Emancipation and Reconstruction
“A heritage to which our young people would be proud. Proud to know how their fathers and grandfathers handled their brief day of power, during the Reconstruction period. Yet, most of this history is buried in oblivion.” ~ Ida B. Wells-Barnett
Saturday, October 14, 2017
(9:00am to 12:00pm)
“Inspiring, Achieving, and Celebrating Inclusion”
Continental Breakfast and Parking in the CityScape West Parking Lot Validation Included
(Led by award-winning historian, educator, and speaker, Dr. Matthew C. Whitaker)
Learn what you have always wanted to know in an intimate and positive space!
Our next Quest will take place on Saturday, October 14, 2017, from 9am to Noon. Our focus will be Emancipation and Reconstruction. Historians James L. Roark and Michael P. Johnson, remind us in The American Promise that “a new chapter in American history was inaugurated following the Civil War by Northern and Southern politicians, newly freed [black people], and average American citizens. The North was victorious in combat, and as the Thirteenth Amendment, passed on December 18, 1865, was implemented, it abolished slavery in the United States.” Despite having won the military conflict, however, the North continued to be faced with a sobering reality. Robert E. Lee’s surrender at Appomattox on April 9, 1865, and did not bring about an end to contending ideologies which had already ignited the fires of war.”
“One nineteenth century observer noted that ‘cannons conquer, but they do not necessarily convert,’ Roark and Johnson stress, as “former slaveholders faced the bewildering fact of emancipation with everything from concern, to fury, to despair. Indeed, the South had not been converted. Most Southerners continued to believe that blacks were inferior and that slavery was acceptable. Following the Civil War, Southerners sought to ‘redeem’ the South and force black people into a state of virtual slavery.” “The twelve years following the Civil War,” writes Digital History, engendered vast consequences for the nation’s future.” Ramifications that we continue to confront today. “Reconstruction helped set the pattern for future race relations and defined the federal government’s role in promoting,” and undermining, “racial equality.” One cannot understand modern America, without understanding Emancipation and Reconstruction.
This Quest will allow the unheard to speak, inspire, and instruct our way forward. Anyone interested in leveraging the indispensable power of Black history and life, particularly aspiring and established leaders, on behalf of transformational change, will not want to miss this opportunity. Indeed, this Quest will explore the social, political, economic, cultural, and religious experiences of people of African descent in America. We will pay particular attention to the ways in which Black people have resisted forces that sought to dehumanize and marginalize them throughout their ongoing quest for freedom and democracy. We began with pre-colonial Africa and the trans-Atlantic slave trade, and are now moving through the emancipation and reconstruction eras.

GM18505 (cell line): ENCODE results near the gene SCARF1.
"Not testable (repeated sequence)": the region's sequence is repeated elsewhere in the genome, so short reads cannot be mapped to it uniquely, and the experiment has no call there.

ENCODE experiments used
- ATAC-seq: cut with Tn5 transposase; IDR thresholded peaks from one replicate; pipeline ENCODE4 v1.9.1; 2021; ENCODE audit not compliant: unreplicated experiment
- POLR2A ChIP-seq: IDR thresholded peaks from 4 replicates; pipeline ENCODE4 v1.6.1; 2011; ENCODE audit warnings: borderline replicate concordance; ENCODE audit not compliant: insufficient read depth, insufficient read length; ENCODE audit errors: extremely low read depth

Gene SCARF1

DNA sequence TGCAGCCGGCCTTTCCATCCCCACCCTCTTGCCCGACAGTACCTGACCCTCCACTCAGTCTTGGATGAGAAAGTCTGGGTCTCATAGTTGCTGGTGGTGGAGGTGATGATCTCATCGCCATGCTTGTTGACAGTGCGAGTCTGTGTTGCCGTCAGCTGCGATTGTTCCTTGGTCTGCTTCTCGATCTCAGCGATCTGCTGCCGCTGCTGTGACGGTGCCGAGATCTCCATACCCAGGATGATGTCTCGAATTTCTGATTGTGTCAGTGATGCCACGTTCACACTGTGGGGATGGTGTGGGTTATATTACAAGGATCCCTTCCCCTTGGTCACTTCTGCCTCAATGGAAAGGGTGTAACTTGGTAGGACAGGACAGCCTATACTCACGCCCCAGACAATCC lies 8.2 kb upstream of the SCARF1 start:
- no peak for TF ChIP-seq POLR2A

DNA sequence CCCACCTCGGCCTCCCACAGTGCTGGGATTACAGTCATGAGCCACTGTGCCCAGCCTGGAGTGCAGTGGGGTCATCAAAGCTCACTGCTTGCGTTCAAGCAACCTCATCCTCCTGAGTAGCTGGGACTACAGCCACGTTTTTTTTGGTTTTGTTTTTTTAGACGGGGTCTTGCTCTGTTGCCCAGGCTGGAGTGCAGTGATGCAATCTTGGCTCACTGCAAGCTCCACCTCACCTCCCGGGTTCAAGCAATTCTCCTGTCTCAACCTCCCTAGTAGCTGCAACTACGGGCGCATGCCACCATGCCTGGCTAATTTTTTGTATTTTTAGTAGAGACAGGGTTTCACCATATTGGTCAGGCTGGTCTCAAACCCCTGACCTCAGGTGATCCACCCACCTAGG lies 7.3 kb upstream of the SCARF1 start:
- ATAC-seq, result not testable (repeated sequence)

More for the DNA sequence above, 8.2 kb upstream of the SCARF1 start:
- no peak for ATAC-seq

We will then explore migration processes, and the cultivation of Black organizations and leaders, and associated protest movements, focusing particularly on faith, race, class, and gender within Black communities, and the emergence of Black culture as a powerful force in global society.
Previous and Future Quest Dates and Themes:
9/2 Pre-Colonial Africa
9/16 The Trans-Atlantic Slave Trade
9/30 American Slavery
10/14 Emancipation and Reconstruction
10/28 The Rise of Jim Crow
11/18 Black America and the “New Deal”
12/2 The Harlem Renaissance
12/16 Black America and World War II
12/30 The Civil Rights Movement
1/13 Black Millennial America
Diamond Strategies enables individuals and organizations to expand their horizons, and enhance their diversity and inclusion efforts, with timely, dynamic, solutions-based learning, in a C-Suite setting. Designed for professionals and non-traditional learners who wish to remain culturally competent and up-to-speed without enrolling in college courses, Culture Quests are your opportunity to learn from top professionals and practitioners in an intimate, comfortable, and convenient setting. Our Quests facilitate appreciation for diversity, promotes mutual respect, energizes participants, and advances civic participation and nimble leadership.
Questions? Contact Diamond Strategies
Feature Image: American School, “Come and Join Us Brothers,” FineArtAmerica.com; iStock; Diamond Strategies’ Culture Quest participants; Shutterstok.
Sources: James L. Roark and Michael P. Johnson, The American Promise and “Overview of Reconstruction,” in Digital History.